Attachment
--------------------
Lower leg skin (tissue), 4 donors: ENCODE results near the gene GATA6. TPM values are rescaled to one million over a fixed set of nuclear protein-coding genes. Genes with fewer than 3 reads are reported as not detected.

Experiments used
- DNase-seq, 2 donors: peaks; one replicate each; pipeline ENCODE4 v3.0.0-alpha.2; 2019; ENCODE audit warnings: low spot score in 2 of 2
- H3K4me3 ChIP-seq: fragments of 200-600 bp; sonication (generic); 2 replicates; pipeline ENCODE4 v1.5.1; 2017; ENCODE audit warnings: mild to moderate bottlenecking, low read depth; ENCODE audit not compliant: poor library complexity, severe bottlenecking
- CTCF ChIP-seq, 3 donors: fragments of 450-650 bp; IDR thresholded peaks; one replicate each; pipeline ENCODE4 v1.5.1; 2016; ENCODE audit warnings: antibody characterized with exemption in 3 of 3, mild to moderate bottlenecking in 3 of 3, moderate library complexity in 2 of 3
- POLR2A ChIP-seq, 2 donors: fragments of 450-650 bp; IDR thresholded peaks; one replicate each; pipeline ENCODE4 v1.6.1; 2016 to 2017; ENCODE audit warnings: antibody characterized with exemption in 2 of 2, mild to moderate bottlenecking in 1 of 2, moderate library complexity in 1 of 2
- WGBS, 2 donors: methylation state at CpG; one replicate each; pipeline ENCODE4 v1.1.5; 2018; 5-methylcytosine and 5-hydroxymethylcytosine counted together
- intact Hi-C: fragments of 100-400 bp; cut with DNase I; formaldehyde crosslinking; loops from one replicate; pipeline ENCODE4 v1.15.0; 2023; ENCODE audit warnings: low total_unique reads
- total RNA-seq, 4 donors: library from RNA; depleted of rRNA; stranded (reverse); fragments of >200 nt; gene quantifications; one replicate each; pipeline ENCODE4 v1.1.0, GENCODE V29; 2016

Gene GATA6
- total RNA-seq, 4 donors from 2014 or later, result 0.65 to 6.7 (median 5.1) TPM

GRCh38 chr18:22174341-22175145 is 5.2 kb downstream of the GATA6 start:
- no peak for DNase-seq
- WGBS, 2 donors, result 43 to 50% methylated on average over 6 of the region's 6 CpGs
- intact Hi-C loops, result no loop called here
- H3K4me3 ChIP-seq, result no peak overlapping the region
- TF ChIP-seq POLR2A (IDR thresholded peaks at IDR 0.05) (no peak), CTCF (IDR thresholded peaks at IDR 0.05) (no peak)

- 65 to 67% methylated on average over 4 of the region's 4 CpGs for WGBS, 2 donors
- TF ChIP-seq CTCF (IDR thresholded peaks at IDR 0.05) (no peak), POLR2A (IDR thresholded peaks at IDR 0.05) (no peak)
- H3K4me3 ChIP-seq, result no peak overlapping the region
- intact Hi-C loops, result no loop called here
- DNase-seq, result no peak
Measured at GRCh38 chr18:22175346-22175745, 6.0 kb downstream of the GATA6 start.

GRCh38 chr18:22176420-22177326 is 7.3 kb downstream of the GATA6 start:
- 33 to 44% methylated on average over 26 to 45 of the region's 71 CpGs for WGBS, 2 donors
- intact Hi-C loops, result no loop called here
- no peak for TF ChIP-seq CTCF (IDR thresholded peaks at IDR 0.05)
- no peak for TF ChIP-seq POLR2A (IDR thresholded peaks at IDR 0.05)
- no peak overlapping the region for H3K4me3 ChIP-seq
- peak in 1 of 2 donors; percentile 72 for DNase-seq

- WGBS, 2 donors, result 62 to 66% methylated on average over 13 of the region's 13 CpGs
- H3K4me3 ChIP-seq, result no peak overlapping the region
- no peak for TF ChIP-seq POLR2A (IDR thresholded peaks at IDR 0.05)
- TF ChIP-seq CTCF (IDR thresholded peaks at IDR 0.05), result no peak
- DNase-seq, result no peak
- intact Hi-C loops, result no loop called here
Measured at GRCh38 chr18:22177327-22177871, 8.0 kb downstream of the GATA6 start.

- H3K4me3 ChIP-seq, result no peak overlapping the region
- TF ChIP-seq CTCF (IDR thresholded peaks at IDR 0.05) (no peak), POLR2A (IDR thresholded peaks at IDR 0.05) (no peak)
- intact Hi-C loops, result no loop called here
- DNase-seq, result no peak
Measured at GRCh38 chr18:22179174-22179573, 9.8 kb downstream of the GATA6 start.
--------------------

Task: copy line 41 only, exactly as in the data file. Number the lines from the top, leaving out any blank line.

- DNase-seq, result no peak